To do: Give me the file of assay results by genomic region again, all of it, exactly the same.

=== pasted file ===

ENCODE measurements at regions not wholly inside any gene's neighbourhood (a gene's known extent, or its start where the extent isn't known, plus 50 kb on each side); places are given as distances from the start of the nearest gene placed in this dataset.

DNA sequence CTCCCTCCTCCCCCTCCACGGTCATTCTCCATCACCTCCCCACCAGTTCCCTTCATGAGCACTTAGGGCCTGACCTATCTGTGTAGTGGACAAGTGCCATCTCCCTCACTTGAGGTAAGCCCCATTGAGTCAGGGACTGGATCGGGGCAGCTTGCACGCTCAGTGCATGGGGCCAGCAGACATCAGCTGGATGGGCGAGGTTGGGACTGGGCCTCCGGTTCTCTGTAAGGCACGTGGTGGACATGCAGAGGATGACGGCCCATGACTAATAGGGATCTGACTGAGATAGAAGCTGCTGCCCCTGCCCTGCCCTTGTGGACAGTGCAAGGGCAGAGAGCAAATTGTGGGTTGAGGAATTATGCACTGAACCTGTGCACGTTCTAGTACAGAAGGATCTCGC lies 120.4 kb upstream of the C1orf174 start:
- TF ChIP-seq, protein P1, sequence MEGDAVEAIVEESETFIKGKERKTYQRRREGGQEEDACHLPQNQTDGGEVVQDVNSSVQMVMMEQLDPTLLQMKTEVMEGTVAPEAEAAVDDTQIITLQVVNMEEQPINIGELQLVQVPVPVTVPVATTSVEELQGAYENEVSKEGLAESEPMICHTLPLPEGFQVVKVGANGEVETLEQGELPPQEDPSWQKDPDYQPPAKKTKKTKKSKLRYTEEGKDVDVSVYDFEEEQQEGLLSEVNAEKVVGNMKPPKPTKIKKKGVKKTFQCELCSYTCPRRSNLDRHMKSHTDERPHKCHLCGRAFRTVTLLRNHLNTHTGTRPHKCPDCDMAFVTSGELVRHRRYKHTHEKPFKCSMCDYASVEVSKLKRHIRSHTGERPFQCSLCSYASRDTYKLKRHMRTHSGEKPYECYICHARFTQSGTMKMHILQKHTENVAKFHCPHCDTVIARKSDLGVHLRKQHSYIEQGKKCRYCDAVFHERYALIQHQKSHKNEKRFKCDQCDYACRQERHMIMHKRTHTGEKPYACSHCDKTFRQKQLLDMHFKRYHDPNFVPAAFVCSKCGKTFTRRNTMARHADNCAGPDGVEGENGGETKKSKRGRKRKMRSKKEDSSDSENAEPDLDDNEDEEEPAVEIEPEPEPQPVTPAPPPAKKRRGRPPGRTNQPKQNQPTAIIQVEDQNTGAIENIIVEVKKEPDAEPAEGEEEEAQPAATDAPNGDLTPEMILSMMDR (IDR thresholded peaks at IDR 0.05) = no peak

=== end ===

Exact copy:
ENCODE measurements at regions not wholly inside any gene's neighbourhood (a gene's known extent, or its start where the extent isn't known, plus 50 kb on each side); places are given as distances from the start of the nearest gene placed in this dataset.

DNA sequence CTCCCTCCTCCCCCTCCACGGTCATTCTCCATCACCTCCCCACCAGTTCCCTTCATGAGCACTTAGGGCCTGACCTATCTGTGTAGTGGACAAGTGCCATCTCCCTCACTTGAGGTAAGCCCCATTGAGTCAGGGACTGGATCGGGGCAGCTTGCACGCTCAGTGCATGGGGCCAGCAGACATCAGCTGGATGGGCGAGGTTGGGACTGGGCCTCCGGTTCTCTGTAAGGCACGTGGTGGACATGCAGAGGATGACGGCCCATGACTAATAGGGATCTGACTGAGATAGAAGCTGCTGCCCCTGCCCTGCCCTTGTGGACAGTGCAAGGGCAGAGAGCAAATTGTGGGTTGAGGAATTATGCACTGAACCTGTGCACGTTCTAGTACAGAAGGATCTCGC lies 120.4 kb upstream of the C1orf174 start:
- TF ChIP-seq, protein P1, sequence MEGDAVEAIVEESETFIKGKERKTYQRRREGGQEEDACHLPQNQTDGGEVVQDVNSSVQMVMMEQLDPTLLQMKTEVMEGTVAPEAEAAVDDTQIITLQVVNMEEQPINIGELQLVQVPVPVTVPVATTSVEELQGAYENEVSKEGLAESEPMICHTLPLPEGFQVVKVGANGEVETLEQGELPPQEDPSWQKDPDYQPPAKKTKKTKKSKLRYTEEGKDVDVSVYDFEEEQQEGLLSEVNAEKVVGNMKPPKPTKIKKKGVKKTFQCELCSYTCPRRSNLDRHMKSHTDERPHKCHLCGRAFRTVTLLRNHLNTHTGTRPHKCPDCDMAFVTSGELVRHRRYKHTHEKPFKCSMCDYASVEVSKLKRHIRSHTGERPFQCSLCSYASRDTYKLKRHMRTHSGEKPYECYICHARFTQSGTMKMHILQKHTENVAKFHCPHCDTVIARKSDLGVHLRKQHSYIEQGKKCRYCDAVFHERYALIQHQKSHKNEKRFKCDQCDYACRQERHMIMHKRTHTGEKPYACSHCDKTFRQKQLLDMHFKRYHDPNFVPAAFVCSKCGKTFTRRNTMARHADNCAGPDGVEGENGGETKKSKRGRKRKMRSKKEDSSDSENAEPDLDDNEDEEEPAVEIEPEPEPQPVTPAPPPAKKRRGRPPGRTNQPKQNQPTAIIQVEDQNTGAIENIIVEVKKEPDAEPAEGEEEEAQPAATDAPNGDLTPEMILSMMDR (IDR thresholded peaks at IDR 0.05) = no peak